We’re only 20 days into 2021 and it’s already been one of the toughest years for students. Especially those of us living in privately rented accommodation. Or rather, living at home but paying for empty houses in our university cities. The majority of students signed for these houses as early as the autumn of 2019.
As much as hindsight’s a cruel mistress, no one can blame us for getting into these contracts without the pandemic in mind. At the moment especially, it’s looking less and less likely that we’ll get any money back on our rent at all. However, this addition to the StuRants column is going to give you some top tips on saving your deposit.
The first thing to look through before signing a property is the tenancy agreement. This might seem obvious, but it’s very easy to gloss over certain clauses that could come in handy down the line. For example, many agreements state that tenants must have the property clean to a professional standard when they move out, yet when moving in at the start of their tenancy, some people’s houses weren’t clean. This is completely unfair, and after negotiating with their estate agency, they waived this part of the contract.
So, always read the small print because it could save you money in the long run! Also, make sure you get everything your landlord agrees to in writing. Even if it’s just a follow-up email after a phone call – it’s very easy for them to deny promising to fix items in the property if you don’t have any evidence.
Another important document to pay attention to is the inventory; this document details the condition of the property at the point at which you move in. Unfortunately, working through this can be even more tedious than the tenancy agreement, but it could save you the most money long-term. It’s important that you go around the house when you move in taking photos of absolutely everything. I’m talking scuffs on the walls, marks on mattresses, dirty ovens – anything that has damage. Even if you can’t see any damage, take photos of each room as a whole anyway, just in case you’ve missed something.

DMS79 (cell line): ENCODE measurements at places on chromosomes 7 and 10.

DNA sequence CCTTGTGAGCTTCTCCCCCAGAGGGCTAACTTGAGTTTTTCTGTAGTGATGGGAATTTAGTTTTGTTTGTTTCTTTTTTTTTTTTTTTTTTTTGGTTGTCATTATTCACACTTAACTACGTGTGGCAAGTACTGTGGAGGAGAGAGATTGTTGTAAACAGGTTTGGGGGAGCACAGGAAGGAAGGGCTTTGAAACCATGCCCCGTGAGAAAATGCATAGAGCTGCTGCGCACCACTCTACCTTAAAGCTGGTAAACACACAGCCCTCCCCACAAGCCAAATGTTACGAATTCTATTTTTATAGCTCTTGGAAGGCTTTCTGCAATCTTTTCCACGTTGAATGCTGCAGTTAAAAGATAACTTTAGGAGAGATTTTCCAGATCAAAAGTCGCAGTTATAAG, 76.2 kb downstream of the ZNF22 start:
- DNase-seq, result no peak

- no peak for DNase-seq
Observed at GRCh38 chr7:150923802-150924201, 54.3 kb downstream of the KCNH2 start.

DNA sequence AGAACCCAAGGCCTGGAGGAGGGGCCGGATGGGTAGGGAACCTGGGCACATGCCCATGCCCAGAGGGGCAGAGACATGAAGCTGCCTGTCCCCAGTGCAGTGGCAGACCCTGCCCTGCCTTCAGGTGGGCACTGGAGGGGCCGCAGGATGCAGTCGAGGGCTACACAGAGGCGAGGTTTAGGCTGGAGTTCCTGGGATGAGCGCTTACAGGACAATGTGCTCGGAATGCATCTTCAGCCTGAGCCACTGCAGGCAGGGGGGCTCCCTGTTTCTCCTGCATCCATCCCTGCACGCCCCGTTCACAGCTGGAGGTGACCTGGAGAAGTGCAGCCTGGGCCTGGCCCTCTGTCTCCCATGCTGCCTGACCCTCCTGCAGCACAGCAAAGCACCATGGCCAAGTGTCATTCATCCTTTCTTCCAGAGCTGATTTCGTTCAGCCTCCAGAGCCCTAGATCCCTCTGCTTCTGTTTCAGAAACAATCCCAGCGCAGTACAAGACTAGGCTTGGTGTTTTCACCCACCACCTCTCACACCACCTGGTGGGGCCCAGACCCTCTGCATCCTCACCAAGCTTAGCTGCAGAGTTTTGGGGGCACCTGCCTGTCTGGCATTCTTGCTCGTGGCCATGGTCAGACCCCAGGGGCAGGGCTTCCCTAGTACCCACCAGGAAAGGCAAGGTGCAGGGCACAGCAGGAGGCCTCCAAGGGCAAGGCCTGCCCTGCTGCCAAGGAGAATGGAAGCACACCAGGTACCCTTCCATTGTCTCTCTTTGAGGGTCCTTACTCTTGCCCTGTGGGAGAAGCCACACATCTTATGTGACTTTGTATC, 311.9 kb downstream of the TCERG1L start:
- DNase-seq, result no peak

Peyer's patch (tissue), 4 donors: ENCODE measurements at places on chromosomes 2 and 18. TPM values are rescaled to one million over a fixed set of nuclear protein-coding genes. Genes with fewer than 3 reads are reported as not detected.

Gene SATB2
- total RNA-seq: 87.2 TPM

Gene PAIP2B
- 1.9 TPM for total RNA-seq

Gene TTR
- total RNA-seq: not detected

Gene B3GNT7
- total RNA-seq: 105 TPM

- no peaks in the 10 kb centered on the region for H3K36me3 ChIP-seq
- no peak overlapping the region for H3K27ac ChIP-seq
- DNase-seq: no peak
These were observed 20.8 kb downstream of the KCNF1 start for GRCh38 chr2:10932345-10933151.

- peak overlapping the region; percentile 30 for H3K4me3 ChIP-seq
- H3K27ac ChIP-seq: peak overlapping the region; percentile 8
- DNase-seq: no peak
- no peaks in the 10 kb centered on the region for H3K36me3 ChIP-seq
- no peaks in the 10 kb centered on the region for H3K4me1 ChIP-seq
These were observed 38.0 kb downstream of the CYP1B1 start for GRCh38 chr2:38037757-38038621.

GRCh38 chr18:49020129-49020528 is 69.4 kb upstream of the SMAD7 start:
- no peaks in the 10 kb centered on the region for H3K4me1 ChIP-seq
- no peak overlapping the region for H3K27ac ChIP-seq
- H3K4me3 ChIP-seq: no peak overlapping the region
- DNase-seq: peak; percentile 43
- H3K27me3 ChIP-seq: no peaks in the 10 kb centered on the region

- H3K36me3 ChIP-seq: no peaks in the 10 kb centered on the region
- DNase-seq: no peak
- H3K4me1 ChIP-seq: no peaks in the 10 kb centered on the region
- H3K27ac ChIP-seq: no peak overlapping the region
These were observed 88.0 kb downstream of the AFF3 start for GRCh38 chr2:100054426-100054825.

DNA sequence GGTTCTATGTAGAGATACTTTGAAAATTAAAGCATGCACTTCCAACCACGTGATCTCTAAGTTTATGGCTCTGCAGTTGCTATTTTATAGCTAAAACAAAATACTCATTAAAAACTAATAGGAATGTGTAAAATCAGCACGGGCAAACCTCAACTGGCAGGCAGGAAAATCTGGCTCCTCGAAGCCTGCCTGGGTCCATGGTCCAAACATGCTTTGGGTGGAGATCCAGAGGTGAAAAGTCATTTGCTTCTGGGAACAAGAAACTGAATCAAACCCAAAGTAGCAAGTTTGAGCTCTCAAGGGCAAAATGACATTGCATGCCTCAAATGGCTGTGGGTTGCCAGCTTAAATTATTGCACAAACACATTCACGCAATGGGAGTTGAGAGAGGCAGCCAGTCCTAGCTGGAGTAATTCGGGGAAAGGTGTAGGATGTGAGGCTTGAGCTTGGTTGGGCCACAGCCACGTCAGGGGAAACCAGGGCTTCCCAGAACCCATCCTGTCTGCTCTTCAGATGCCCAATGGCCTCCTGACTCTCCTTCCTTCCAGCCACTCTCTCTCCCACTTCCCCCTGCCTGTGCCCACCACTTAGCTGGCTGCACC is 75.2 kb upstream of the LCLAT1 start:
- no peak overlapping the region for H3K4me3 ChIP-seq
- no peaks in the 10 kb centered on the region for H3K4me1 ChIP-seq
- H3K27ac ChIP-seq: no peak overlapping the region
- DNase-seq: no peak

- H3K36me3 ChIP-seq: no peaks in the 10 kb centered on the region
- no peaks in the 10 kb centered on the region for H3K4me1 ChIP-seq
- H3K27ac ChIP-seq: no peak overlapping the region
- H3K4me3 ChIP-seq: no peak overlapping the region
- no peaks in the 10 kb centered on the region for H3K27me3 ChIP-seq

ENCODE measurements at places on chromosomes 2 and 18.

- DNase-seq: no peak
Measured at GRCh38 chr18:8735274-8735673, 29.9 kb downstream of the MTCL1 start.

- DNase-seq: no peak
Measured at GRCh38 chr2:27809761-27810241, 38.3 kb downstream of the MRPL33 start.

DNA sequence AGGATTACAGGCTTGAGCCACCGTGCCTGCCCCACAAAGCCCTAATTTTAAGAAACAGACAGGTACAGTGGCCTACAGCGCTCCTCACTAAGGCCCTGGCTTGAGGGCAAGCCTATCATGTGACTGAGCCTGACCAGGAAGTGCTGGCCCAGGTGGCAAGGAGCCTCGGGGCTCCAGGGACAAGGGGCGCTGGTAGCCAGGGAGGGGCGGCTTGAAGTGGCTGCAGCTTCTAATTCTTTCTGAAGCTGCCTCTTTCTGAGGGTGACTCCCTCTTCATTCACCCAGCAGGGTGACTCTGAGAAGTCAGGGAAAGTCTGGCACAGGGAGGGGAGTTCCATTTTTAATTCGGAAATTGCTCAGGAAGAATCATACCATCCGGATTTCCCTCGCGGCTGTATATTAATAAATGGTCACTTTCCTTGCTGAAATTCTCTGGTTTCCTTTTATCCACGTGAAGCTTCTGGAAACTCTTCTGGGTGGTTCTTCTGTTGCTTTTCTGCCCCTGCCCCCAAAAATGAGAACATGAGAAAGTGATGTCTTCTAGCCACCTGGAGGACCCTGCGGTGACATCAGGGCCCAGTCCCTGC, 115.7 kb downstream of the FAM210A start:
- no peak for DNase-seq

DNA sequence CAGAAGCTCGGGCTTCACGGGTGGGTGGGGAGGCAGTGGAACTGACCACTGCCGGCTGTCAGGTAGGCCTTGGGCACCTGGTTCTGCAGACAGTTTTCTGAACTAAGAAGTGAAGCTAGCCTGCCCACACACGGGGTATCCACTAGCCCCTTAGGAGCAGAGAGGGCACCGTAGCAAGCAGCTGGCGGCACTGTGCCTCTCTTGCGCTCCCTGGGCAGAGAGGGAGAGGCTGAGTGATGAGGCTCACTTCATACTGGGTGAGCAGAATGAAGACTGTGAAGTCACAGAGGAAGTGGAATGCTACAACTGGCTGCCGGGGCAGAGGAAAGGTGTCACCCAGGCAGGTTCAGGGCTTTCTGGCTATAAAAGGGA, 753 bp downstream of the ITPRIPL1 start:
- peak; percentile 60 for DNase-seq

Then, you’ll have to either add any damage that’s missing from the inventory into the document (with clear photos and references) or complete the inventory yourself. Do whatever your landlord or estate agent ask you to do, because each one does this step slightly differently. This will take time, it’s definitely worth making the inventory as thorough and detailed as possible. If you don’t, your agents could take money from your deposit for damage that wasn’t yours. After the banning of estate agency fees in 2019, some will be wanting to take money from you wherever they can. If you’ve got no evidence to prove that damage wasn’t yours, then they can deduct money from your deposit for expensive repairs.
Deposit protection scheme
This is one of the best ways you can protect your deposit. However, another way to ensure your deposit’s safety is to ensure the landlord puts it into a deposit protection scheme. This must be done within 30 days of the landlord receiving your deposit and ensures that you get your deposit back if you don’t damage the property, do pay the rent and bills, and fulfil the tenancy agreement. Bear in mind that there are only 3 schemes available in the England and Wales. These are the Deposit Protection Service, MyDeposits, and the TenancyDepositScheme.
If your landlord claims to have registered the deposit with any other provider, they must change this as soon as possible. If there is a dispute that needs to be resolved after a tenancy – over some undisclosed damage, for example – the deposit is protected ‘til you and the landlord agree on any deductions. Remember, you can dispute any charges your landlord initially imposes, if you feel that they are unreasonable.
Understandably, this is a lot of information to take in, but it’s all worth knowing to avoid getting caught out. If you’re ever unsure about your rights as a tenant, look on the government website, because they have so much information available on there.
Image: Rcsprinter123, on Wikimedia Commons.